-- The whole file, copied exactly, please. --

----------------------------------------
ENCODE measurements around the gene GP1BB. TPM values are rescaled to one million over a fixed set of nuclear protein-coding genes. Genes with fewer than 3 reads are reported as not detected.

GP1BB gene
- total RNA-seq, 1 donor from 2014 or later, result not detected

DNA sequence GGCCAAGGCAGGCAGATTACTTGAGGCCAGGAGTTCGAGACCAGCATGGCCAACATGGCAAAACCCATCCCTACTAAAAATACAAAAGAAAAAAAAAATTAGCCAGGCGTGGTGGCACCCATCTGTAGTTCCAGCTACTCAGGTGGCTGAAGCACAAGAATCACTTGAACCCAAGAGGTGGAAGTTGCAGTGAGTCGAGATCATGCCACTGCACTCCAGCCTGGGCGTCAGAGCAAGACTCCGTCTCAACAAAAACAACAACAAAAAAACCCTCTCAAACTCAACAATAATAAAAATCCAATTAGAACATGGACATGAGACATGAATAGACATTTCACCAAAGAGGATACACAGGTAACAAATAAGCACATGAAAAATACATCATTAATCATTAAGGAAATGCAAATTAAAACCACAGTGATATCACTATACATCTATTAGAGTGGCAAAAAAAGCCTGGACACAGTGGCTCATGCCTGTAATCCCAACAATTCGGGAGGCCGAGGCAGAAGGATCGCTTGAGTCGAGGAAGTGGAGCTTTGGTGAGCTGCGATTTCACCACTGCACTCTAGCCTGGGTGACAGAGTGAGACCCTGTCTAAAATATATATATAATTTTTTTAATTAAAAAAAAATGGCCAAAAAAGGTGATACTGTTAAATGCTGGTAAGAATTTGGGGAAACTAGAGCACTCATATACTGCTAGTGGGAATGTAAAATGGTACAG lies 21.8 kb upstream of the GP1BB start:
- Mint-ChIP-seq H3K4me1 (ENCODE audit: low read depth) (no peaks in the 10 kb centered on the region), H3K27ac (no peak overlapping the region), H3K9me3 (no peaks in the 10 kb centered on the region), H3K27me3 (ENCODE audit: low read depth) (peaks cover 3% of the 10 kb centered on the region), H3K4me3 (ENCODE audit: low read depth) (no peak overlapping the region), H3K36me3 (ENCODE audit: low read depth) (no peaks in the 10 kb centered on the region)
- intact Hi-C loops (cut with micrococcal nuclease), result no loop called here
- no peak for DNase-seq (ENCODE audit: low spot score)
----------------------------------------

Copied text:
ENCODE measurements around the gene GP1BB. TPM values are rescaled to one million over a fixed set of nuclear protein-coding genes. Genes with fewer than 3 reads are reported as not detected.

GP1BB gene
- total RNA-seq, 1 donor from 2014 or later, result not detected

DNA sequence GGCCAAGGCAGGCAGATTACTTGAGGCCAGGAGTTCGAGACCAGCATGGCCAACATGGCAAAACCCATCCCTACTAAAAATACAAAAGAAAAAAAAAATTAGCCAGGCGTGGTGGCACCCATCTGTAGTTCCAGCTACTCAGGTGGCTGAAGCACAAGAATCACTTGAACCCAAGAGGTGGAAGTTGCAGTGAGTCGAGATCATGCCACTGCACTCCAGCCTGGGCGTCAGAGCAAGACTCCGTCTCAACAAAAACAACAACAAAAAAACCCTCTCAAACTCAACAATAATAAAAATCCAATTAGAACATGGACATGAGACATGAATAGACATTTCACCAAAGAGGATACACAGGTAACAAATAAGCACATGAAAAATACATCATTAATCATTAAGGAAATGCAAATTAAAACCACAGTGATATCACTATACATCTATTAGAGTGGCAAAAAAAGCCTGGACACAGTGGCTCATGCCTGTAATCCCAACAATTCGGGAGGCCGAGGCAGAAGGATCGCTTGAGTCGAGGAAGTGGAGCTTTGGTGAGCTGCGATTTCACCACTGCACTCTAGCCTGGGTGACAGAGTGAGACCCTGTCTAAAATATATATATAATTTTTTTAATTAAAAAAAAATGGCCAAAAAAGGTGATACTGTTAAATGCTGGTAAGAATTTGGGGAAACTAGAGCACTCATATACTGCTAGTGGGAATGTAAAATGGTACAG lies 21.8 kb upstream of the GP1BB start:
- Mint-ChIP-seq H3K4me1 (ENCODE audit: low read depth) (no peaks in the 10 kb centered on the region), H3K27ac (no peak overlapping the region), H3K9me3 (no peaks in the 10 kb centered on the region), H3K27me3 (ENCODE audit: low read depth) (peaks cover 3% of the 10 kb centered on the region), H3K4me3 (ENCODE audit: low read depth) (no peak overlapping the region), H3K36me3 (ENCODE audit: low read depth) (no peaks in the 10 kb centered on the region)
- intact Hi-C loops (cut with micrococcal nuclease), result no loop called here
- no peak for DNase-seq (ENCODE audit: low spot score)